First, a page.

Morrisons wool grower Tom Spielvogel sold a 110 bale of 13.2 micron wool for 6868c/kg clean and another 13.5 micron bale for 5405c/kg clean to Australian Merino Exports through Landmark Jackson of Geelong.
Australian Merino Exports managing director James Thomson said AME traditionally sourced ultrafine wool for the high standard European market through the AWEX auction system – using visual assessment of style, character, tensile strength, fibre diameter and length. But the Wooltrade lots were bought for interlotting to adjust the average diameter of a 12-tonne Asian market order mostly made up of auction-bought wool, he said.
Mr Thomson said AME paid premiums for superior wools that can be visually assessed.
“We support the systems that surround the traditional auction system, however they are used to top up or adjust lower grade types in order to meet shipments.”
The finest bale had a yield of 72.8 percent, a tensile strength of 24 Newtons/kilotex and vegetable matter content of 0.3pc. The slightly broader bale had a yield of 74pc, a tensile strength of 27N/kt and a vegetable matter content of 0.1pc. Both lots were from young ewes and wethers, and had staple lengths of about 75 millimetres, Mr Spielvogel said.
Finest bales sold on Wooltrade this year
“These are the finest lots sold on Wooltrade in 2014 and represent some of the best wool in the country,” Wooltrade market operations manager Tony Benson said.
“What a difference a week makes with 1278 bales finding buyers on Wooltrade and a strong market in the auction system with a pass-in rate of just 7.2pc.
“The AWEX EMI jumped 13 cents to finish at 1042 cents a kilogram, but Wooltrade sales during the week indicate that the strength will continue forward,” he said.
Mr Benson said Mr Spielvogel has used Wooltrade for many years and uses it to catch any interest in superfine wool over time rather than selling in the first available sale.
Wooltrade enables 24-7 wool trading
Mr Spielvogel said Wooltrade enabled him to sell his ultrafine wool at his price. It was the first time in a few years that he had sold wool from his Clipswood Lucky blood flock on Wooltrade and the two bales were not the finest he had produced. This year his clip has included several 12 micron bales.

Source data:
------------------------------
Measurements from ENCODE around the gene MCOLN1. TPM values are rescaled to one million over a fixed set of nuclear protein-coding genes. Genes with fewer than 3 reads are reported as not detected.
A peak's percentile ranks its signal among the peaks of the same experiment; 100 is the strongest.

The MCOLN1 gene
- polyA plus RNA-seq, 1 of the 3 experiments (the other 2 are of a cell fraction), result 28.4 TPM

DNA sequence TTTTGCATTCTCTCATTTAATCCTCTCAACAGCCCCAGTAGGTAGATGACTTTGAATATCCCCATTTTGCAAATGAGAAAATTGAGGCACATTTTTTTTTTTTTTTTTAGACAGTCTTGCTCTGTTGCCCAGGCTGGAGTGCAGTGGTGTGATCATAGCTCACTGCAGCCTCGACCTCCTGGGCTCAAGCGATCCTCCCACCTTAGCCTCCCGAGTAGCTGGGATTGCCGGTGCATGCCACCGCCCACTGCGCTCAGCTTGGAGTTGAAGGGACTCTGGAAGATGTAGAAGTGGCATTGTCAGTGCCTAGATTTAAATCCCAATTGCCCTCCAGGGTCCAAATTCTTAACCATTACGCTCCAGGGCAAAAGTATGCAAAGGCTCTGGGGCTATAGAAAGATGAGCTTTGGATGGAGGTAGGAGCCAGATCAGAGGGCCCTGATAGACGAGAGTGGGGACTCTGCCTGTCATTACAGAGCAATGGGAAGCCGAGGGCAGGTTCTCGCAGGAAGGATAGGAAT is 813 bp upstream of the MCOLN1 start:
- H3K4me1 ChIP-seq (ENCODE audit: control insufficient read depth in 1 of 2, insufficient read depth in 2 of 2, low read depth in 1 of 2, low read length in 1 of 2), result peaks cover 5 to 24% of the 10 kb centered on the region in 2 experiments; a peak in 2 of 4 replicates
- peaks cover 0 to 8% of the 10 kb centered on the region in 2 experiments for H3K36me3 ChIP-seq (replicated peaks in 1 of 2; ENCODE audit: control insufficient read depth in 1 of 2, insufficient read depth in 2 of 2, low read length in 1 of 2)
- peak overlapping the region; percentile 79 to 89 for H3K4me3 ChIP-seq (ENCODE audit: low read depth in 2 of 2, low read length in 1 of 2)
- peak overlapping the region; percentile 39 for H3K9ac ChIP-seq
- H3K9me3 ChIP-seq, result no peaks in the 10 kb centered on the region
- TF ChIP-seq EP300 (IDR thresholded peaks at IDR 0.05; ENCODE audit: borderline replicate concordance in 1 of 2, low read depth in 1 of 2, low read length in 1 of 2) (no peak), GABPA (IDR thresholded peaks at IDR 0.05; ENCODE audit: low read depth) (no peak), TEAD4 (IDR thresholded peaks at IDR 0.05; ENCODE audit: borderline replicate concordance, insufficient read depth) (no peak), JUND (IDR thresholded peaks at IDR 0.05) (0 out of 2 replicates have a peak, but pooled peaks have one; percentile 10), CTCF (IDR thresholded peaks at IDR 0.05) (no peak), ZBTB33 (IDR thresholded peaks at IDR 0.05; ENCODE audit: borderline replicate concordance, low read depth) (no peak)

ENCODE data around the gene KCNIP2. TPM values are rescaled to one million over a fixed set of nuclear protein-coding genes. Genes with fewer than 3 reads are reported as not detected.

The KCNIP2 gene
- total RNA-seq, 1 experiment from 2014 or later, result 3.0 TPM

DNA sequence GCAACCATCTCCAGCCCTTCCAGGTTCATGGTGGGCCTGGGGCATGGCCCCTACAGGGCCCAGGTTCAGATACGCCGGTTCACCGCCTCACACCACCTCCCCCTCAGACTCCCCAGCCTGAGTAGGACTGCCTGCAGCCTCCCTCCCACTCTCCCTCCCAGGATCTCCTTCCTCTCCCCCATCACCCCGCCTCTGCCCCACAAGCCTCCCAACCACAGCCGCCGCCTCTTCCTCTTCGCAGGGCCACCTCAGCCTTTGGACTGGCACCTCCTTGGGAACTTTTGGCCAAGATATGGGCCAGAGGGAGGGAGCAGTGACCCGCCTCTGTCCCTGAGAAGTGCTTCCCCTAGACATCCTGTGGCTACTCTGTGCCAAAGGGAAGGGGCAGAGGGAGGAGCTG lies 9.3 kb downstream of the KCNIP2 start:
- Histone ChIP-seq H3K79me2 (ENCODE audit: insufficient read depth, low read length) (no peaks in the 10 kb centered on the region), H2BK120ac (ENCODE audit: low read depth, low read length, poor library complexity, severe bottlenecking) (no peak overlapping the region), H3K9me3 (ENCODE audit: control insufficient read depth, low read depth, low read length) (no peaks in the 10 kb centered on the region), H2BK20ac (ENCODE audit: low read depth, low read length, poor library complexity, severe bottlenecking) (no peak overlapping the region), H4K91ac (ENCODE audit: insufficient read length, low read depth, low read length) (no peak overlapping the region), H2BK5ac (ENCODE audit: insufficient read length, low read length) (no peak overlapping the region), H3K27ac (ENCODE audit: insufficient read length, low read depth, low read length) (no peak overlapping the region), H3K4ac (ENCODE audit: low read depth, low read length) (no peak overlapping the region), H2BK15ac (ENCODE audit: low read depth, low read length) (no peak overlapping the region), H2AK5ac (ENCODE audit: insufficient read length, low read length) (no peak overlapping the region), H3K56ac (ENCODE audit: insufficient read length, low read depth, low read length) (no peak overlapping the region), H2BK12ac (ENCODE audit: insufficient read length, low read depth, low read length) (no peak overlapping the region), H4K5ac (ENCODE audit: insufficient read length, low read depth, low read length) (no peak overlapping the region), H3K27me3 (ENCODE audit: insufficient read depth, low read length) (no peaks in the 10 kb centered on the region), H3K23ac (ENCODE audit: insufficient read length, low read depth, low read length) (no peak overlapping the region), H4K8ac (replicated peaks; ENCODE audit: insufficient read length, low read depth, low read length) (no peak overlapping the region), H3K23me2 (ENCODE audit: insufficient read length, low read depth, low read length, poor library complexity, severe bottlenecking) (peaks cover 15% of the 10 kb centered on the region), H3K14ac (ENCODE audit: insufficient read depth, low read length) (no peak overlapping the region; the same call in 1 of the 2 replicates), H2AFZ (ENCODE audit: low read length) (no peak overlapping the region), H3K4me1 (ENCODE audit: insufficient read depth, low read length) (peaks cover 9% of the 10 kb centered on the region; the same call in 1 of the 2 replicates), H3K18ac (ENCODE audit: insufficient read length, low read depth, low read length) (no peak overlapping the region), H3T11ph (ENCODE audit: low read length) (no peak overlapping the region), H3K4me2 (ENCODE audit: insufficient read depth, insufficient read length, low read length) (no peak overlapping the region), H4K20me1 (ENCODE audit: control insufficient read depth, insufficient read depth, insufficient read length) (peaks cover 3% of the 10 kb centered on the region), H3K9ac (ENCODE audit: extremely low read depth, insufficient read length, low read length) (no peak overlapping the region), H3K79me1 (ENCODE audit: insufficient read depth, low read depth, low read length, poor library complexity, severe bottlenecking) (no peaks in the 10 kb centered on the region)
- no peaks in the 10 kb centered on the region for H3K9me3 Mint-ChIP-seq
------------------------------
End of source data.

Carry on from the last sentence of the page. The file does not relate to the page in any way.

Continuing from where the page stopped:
“The broadest wool we’ve produced this year is a 16.3 micron line and that’s off five-year-old wethers.”
Mr Spielvogel said he always thought Wooltrade was a great idea.
“It means that you can sell wool 24 hours a day seven days a week.
“A buyer in Germany might need five bales of 13 or 14 micron wool and he can basically have it over there in a month, because he doesn’t have to wait for an auction.”
Exchange rate makes wool cheaper in US dollars
Mr Benson said the Australian-US dollar exchange rate had certainly kicked the market along during the week, but it was worth remembering that wool actually fell in US dollar terms by eight cents.
“This is great for the woolgrower and for the buyer but keep an eye out for a turn in the currency as wool will get dearer for buyers very fast with an upswing in currency.
“The question remains that is the underlying demand for wool any stronger today than it was last month and we are yet to see evidence of that.”
Mr Benson advised growers to “make hay while the sun shines” and list wool while the market is in a firming pattern.